In addition, The New Yorker reports that Goldwater conservative Ken Adelman will vote for Barack Obama. Some of Adelman's reasons are similar Gen. Powell's. The first reason he gives for not supporting McCain is the Arizona Senator's erratic behavior during our economic crisis. His second reason?
... judgment. The most important decision John McCain made in his long campaign was deciding on a running mate.
That decision showed appalling lack of judgment. Not only is Sarah Palin not close to being acceptable in high office—I would not have hired her for even a mid-level post in the arms-control agency. But that selection contradicted McCain’s main two, and best two, themes for his campaign—Country First, and experience counts. Neither can he credibly claim, post-Palin pick. (New Yorker)
Others, probably not Republicans, have wondered how John McCain can say he puts "country first" and yet unleash the pitbull on America to bark narrow-minded, fear-mongering rhetoric. I've wondered that as well.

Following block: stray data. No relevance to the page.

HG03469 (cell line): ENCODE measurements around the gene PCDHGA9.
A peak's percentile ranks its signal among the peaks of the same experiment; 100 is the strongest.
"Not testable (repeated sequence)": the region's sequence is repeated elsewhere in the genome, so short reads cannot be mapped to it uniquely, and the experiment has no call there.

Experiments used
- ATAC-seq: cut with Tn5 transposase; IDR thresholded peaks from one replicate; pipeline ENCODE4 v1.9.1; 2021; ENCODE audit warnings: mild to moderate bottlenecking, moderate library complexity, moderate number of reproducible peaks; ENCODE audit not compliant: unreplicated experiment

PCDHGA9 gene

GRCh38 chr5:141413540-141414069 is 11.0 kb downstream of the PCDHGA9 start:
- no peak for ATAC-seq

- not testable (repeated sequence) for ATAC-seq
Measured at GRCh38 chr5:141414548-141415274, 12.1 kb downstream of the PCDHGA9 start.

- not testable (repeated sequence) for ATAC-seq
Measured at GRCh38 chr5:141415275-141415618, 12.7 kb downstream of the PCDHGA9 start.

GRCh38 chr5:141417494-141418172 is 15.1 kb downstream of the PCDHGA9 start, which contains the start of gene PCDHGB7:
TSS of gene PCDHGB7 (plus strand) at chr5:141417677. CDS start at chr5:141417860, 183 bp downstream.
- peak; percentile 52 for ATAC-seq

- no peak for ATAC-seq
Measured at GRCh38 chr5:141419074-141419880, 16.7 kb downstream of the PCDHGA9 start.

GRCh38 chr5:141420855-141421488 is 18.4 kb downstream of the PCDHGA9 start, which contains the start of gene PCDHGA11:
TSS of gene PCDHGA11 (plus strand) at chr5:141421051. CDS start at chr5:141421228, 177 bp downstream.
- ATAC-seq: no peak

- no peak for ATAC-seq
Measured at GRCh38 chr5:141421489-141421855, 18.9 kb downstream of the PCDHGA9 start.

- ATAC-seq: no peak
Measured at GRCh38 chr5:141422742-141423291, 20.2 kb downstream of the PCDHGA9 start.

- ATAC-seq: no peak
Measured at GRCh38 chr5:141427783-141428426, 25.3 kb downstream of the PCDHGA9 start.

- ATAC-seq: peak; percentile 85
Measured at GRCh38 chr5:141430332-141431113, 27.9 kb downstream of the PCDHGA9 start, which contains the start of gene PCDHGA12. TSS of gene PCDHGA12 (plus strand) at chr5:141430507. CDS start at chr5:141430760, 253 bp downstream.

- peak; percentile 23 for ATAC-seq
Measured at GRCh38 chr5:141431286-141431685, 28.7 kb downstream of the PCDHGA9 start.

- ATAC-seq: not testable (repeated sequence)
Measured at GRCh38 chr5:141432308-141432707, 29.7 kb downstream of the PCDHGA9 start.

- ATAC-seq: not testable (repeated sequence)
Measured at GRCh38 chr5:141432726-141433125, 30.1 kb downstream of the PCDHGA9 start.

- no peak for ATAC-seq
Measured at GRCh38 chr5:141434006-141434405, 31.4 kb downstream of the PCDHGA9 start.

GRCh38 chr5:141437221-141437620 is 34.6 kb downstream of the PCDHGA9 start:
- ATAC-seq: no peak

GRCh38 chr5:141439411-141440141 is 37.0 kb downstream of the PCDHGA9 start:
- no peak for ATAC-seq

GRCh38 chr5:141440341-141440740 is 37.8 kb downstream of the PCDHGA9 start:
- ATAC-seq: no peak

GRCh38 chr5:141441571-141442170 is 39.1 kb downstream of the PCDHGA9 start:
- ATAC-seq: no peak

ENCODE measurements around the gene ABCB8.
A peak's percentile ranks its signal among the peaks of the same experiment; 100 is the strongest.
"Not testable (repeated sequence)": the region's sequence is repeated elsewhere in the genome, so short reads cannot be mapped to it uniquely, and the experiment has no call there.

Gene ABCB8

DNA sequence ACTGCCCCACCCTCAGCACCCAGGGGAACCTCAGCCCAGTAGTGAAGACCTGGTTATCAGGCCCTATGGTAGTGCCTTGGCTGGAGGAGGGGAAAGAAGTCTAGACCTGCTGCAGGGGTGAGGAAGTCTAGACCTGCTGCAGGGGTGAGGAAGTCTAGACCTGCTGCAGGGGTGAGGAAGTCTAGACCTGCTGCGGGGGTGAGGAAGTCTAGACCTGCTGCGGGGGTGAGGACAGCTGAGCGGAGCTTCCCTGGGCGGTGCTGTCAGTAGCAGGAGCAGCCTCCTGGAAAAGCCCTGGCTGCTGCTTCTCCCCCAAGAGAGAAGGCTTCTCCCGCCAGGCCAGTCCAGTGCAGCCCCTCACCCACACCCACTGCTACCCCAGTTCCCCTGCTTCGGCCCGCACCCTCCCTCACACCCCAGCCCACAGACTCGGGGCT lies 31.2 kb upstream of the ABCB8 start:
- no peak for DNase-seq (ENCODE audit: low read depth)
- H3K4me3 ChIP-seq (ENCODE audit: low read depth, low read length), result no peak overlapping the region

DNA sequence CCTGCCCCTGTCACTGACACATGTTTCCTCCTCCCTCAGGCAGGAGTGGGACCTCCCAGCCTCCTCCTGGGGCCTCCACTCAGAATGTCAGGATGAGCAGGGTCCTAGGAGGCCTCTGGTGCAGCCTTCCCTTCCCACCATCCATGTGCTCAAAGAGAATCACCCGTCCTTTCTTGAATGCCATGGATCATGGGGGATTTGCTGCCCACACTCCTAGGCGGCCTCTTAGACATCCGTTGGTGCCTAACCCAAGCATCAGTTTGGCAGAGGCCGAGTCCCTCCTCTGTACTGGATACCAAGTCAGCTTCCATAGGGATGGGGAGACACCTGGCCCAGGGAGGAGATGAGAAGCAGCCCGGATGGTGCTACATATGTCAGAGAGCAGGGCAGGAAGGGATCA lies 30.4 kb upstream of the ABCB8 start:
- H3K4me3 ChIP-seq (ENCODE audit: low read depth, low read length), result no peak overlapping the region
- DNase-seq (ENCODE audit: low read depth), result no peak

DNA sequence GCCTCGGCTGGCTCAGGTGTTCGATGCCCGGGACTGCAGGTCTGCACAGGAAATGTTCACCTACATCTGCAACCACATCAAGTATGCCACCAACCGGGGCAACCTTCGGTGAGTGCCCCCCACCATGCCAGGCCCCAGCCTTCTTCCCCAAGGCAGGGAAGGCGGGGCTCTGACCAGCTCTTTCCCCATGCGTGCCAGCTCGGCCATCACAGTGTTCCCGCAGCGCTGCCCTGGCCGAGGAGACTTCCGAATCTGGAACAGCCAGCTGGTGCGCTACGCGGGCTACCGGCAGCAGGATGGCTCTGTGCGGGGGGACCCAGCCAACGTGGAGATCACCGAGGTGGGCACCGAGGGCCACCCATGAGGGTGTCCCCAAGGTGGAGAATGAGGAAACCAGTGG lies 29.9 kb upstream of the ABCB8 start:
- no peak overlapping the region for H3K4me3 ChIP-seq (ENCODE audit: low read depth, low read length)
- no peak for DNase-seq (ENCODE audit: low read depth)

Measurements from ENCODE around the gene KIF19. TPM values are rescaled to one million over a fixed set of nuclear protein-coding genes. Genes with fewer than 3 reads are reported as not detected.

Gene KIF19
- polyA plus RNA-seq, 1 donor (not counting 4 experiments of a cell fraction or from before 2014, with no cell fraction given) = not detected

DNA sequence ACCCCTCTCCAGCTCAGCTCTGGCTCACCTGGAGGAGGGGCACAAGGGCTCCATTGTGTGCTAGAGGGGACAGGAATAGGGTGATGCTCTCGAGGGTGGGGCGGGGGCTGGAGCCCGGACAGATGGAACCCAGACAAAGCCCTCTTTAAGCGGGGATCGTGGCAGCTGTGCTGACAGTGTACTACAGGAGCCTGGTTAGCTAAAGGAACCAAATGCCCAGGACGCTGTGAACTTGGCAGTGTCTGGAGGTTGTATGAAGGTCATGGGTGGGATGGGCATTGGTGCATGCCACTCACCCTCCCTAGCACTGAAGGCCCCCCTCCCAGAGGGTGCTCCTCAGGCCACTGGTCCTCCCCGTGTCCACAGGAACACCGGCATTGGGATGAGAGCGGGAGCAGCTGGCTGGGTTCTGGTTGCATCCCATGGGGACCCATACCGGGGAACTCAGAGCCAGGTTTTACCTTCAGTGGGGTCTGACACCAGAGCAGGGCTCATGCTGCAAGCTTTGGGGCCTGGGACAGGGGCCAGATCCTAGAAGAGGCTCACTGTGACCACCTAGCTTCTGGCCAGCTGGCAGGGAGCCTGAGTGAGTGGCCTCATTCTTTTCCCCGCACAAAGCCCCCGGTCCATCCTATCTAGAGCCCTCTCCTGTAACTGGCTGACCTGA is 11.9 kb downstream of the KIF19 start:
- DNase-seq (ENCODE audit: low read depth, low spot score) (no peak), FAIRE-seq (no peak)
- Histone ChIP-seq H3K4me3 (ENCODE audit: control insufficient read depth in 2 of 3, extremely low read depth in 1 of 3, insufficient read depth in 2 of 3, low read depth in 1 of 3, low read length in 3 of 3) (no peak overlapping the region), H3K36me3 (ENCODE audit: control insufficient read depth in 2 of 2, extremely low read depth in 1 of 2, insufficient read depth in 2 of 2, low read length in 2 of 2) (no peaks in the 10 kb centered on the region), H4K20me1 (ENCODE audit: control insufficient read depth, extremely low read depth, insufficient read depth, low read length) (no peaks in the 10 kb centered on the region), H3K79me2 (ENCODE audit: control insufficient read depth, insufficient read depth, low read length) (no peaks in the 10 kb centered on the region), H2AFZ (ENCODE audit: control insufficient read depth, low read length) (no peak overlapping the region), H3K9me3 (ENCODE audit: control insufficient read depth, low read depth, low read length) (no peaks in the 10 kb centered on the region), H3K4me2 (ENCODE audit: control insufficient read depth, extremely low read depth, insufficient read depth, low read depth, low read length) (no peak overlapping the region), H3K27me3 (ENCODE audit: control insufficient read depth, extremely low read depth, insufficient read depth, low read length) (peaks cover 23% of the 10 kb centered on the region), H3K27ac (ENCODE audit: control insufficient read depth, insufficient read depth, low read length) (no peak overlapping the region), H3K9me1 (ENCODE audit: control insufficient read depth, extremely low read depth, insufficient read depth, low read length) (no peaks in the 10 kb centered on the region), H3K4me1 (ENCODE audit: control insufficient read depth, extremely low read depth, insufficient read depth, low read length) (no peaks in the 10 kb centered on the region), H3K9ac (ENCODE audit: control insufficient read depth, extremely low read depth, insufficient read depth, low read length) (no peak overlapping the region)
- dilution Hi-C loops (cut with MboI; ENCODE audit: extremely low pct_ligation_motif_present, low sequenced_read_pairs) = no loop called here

So, while I could look at the crowd of 100,000 people at Obama's St. Louis rally and take them as my ray of hope that many Americans have open hearts and welcome inclusion, while I can listen to conversations between older white women in New Orleans's City Park discussing how uncomfortable they are with Palin's rhetoric and believe we will heal America after Election 2008, I look elsewhere. I turn my eyes instead to other glimmers of light--conservatives here and there who are public figures and reject winning at any cost, who believe the soul of the nation should not be ripped for political gain.
I consider that it may be safer than I thought for my children, nonwhite Americans who are not conservatives now, to grow and love in America after all. And I am comforted that some people with whom I rarely agree can read the danger signs in fact twisting, xenophobia, racism, and witch hunts just as I can and will lift up a hand and say, "Stop. Enough."
This post is cross-posted at WSATA.
Nordette is a Contributing Editor to BlogHer.com, and you may read her personal blog post on another site at WSATA.